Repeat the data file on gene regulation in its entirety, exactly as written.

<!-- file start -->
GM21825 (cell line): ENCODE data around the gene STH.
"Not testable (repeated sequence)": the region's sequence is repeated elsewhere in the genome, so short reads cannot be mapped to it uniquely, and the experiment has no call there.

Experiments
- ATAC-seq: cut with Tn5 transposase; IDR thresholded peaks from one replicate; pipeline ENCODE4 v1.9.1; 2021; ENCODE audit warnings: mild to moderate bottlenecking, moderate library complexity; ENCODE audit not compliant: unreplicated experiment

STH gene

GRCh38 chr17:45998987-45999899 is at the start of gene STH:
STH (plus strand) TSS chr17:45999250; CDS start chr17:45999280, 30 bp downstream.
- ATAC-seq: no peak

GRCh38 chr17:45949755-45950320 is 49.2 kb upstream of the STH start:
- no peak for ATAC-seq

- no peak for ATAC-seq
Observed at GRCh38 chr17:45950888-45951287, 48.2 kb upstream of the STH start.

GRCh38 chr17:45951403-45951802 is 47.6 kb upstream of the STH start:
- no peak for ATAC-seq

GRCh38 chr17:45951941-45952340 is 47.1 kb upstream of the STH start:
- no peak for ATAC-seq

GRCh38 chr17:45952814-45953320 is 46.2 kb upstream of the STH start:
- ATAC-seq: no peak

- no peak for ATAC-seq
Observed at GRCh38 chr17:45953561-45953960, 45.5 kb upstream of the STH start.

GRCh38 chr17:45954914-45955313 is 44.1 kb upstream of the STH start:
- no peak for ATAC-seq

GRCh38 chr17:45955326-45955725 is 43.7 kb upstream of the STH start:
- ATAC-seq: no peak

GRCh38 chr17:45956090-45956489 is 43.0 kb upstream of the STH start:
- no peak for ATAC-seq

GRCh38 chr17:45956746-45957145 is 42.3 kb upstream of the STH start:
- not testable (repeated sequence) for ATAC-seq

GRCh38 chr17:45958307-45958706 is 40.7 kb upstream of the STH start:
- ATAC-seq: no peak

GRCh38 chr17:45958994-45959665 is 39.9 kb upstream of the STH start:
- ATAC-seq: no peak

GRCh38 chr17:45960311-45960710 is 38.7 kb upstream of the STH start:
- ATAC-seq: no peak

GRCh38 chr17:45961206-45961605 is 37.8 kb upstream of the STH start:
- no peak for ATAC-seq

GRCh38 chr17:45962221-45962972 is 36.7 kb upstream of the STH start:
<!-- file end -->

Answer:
GM21825 (cell line): ENCODE data around the gene STH.
"Not testable (repeated sequence)": the region's sequence is repeated elsewhere in the genome, so short reads cannot be mapped to it uniquely, and the experiment has no call there.

Experiments
- ATAC-seq: cut with Tn5 transposase; IDR thresholded peaks from one replicate; pipeline ENCODE4 v1.9.1; 2021; ENCODE audit warnings: mild to moderate bottlenecking, moderate library complexity; ENCODE audit not compliant: unreplicated experiment

STH gene

GRCh38 chr17:45998987-45999899 is at the start of gene STH:
STH (plus strand) TSS chr17:45999250; CDS start chr17:45999280, 30 bp downstream.
- ATAC-seq: no peak

GRCh38 chr17:45949755-45950320 is 49.2 kb upstream of the STH start:
- no peak for ATAC-seq

- no peak for ATAC-seq
Observed at GRCh38 chr17:45950888-45951287, 48.2 kb upstream of the STH start.

GRCh38 chr17:45951403-45951802 is 47.6 kb upstream of the STH start:
- no peak for ATAC-seq

GRCh38 chr17:45951941-45952340 is 47.1 kb upstream of the STH start:
- no peak for ATAC-seq

GRCh38 chr17:45952814-45953320 is 46.2 kb upstream of the STH start:
- ATAC-seq: no peak

- no peak for ATAC-seq
Observed at GRCh38 chr17:45953561-45953960, 45.5 kb upstream of the STH start.

GRCh38 chr17:45954914-45955313 is 44.1 kb upstream of the STH start:
- no peak for ATAC-seq

GRCh38 chr17:45955326-45955725 is 43.7 kb upstream of the STH start:
- ATAC-seq: no peak

GRCh38 chr17:45956090-45956489 is 43.0 kb upstream of the STH start:
- no peak for ATAC-seq

GRCh38 chr17:45956746-45957145 is 42.3 kb upstream of the STH start:
- not testable (repeated sequence) for ATAC-seq

GRCh38 chr17:45958307-45958706 is 40.7 kb upstream of the STH start:
- ATAC-seq: no peak

GRCh38 chr17:45958994-45959665 is 39.9 kb upstream of the STH start:
- ATAC-seq: no peak

GRCh38 chr17:45960311-45960710 is 38.7 kb upstream of the STH start:
- ATAC-seq: no peak

GRCh38 chr17:45961206-45961605 is 37.8 kb upstream of the STH start:
- no peak for ATAC-seq

GRCh38 chr17:45962221-45962972 is 36.7 kb upstream of the STH start: